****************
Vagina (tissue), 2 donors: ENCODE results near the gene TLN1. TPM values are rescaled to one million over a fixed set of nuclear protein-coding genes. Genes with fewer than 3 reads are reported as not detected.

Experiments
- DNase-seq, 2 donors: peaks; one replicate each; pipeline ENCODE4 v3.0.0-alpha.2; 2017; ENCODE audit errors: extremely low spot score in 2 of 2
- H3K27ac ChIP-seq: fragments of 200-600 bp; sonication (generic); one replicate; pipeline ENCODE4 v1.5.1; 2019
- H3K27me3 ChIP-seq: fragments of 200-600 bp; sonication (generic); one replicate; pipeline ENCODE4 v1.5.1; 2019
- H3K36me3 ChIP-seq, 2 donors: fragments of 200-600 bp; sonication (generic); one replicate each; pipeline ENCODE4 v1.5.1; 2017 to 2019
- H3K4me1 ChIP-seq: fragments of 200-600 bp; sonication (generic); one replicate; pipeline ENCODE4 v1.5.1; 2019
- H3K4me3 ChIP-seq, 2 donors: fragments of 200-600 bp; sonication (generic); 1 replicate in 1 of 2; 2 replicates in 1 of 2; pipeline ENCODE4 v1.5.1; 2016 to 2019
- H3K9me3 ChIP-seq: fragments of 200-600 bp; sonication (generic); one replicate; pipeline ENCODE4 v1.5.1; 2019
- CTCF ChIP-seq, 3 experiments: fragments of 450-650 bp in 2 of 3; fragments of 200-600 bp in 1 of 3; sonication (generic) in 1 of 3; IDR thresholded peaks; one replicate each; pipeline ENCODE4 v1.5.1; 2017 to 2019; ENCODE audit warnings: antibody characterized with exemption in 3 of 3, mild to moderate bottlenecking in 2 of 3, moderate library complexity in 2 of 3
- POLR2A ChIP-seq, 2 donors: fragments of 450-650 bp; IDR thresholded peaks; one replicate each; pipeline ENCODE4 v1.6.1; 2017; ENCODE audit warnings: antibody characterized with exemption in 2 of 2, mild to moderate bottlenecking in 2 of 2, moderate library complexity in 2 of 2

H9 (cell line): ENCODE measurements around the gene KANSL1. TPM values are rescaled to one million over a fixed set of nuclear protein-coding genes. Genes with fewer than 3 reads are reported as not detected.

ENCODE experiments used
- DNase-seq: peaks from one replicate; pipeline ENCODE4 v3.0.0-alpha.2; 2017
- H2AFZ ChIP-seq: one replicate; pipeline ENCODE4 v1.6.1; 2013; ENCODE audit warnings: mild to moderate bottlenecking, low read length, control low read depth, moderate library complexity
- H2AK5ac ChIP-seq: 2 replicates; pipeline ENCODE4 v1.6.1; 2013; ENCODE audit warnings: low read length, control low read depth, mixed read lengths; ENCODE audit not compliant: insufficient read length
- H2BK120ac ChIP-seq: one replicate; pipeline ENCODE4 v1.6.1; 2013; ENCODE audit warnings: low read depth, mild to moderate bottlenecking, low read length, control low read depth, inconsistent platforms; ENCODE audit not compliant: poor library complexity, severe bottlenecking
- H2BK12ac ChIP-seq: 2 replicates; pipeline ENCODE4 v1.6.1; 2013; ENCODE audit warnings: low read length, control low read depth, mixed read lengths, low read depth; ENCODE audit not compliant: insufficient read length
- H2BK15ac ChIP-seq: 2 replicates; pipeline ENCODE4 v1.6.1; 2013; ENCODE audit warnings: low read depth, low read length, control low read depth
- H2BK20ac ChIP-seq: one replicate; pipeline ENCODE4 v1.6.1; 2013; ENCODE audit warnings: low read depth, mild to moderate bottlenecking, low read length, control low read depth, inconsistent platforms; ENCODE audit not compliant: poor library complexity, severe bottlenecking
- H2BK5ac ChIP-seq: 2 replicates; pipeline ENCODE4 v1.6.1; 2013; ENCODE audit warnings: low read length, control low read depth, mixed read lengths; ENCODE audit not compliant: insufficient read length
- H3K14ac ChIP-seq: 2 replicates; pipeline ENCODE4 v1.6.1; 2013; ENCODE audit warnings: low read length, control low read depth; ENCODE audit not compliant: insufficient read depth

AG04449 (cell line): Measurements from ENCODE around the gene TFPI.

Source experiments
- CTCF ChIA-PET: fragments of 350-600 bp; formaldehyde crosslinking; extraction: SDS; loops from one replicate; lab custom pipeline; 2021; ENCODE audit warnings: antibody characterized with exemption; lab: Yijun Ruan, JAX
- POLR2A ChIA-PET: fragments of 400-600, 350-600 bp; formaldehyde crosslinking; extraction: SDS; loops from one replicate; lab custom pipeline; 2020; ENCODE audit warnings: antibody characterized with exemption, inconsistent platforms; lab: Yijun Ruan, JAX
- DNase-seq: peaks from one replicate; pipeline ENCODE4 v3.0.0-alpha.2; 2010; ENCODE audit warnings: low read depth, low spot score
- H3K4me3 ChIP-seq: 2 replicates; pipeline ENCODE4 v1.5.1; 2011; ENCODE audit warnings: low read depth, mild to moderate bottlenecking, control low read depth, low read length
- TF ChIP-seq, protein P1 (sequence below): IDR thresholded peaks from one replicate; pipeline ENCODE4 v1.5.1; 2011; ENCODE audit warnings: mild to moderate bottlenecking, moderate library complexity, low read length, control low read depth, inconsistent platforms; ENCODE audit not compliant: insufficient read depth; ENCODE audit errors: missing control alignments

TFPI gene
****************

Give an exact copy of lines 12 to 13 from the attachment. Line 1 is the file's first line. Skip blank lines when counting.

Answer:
H9 (cell line): ENCODE measurements around the gene KANSL1. TPM values are rescaled to one million over a fixed set of nuclear protein-coding genes. Genes with fewer than 3 reads are reported as not detected.

ENCODE experiments used